“Act Your Age” (Immergent)
By Devon Wendell
We jazz purists in pursuit of the next revolutionary original sound sometimes forget to curb our obsessive-compulsive enthusiasm and simply enjoy some fun music. Gordon Goodwin’s Big Phat Band’s multi-Grammy nominated album “Act Your Age” is simply fun – which may be exactly what we need during these turbulent times.
Produced by Lee Ritenour, Dan Savant, and Goodwin himself, “Act Your Age” is the fourth album by this popular Southern California native and his band. Goodwin is a triple threat, playing tenor and soprano sax as well as piano over some well thought-out, funky big band arrangements. The Big Phat Band’s stellar horn section includes familiar West Coast players such as trumpeter Wayne Bergeron, saxophonist Eric Marienthal, and trombonist Andy Martin. There are also several special guests. Ritenour lends his tasty guitar skills to a revamping of the Earth, Wind and Fire classic “September,” with Patti Austin on vocals. Other guests performers include Chick Corea, Dave Grusin, and Nathan East.
Goodwin’s boldest and most satisfying move, however, is “Yesterday,” in which Art Tatum’s piano track is overdubbed with full band backing. Although the jazz world has been saturated with take after take of the Kern and Harbach standard, Goodwin’s experiment is surprisingly the album’s highlight, with an original Goodwin arrangement that showcases the dynamics of the Big Phat Band’s horns with Tatum’s remarkable piano work.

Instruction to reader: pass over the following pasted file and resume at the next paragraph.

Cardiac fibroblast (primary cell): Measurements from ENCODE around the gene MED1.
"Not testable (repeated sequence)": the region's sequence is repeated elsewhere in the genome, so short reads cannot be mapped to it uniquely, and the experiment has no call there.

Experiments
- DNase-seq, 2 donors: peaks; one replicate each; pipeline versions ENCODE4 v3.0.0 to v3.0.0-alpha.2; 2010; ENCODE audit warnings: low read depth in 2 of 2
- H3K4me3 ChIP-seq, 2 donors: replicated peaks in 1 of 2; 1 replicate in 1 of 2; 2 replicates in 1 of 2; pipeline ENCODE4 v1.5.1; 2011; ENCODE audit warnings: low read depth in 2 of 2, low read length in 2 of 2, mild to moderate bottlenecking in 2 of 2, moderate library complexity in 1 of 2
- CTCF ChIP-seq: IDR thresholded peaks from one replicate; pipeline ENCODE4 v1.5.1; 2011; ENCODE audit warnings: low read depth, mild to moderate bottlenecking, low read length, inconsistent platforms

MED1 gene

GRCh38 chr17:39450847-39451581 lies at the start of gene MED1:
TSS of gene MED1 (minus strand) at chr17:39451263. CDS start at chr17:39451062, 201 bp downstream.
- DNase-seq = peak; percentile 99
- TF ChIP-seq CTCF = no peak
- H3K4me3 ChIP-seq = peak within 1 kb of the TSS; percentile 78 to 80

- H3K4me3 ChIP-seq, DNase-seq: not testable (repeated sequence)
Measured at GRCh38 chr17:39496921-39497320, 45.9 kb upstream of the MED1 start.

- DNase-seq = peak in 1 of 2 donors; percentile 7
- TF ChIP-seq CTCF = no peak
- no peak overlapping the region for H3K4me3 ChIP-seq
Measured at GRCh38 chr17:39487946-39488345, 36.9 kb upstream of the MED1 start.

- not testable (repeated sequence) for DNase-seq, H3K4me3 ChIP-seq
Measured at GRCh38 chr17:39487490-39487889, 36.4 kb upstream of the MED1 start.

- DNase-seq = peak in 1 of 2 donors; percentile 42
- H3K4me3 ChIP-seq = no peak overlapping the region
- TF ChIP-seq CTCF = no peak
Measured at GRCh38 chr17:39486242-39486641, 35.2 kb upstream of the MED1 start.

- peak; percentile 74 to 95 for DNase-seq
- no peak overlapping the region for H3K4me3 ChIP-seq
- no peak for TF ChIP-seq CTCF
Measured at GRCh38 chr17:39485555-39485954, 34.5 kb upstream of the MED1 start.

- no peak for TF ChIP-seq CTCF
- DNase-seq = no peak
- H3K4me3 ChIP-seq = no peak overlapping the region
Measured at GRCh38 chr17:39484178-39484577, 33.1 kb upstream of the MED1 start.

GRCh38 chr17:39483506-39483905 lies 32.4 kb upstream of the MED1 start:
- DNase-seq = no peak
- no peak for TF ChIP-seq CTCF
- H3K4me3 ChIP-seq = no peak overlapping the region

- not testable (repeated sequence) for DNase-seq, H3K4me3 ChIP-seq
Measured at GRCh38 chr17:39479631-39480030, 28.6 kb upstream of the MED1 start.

Like many of the pieces, the opening Goodwin original, “Hit The Ground Running,” feels like a cross between something from Herbie Hancock’s Headhunters period and Quincy Jones 90’s slick pop/funk orchestral explorations. Goodwin’s tenor playing, which weaves in and out of the big brass arrangements, is stylistically close to that of David Sandborn’s more polished works, but effective enough not to distract from the buoyancy of the composition. Curiously, the Big Phat Band’s take on “Watermelon Man” sounds less like a direct nod to Hancock than some of the album’s other tracks – though Herbie’s influence is continuously evident in Goodwin’s piano work, which comes off much stronger than his sax solos.
Bottom line: Goodwin isn’t setting out to be the next Coltrane or Ellington, but this good time music arrives at precisely the right time.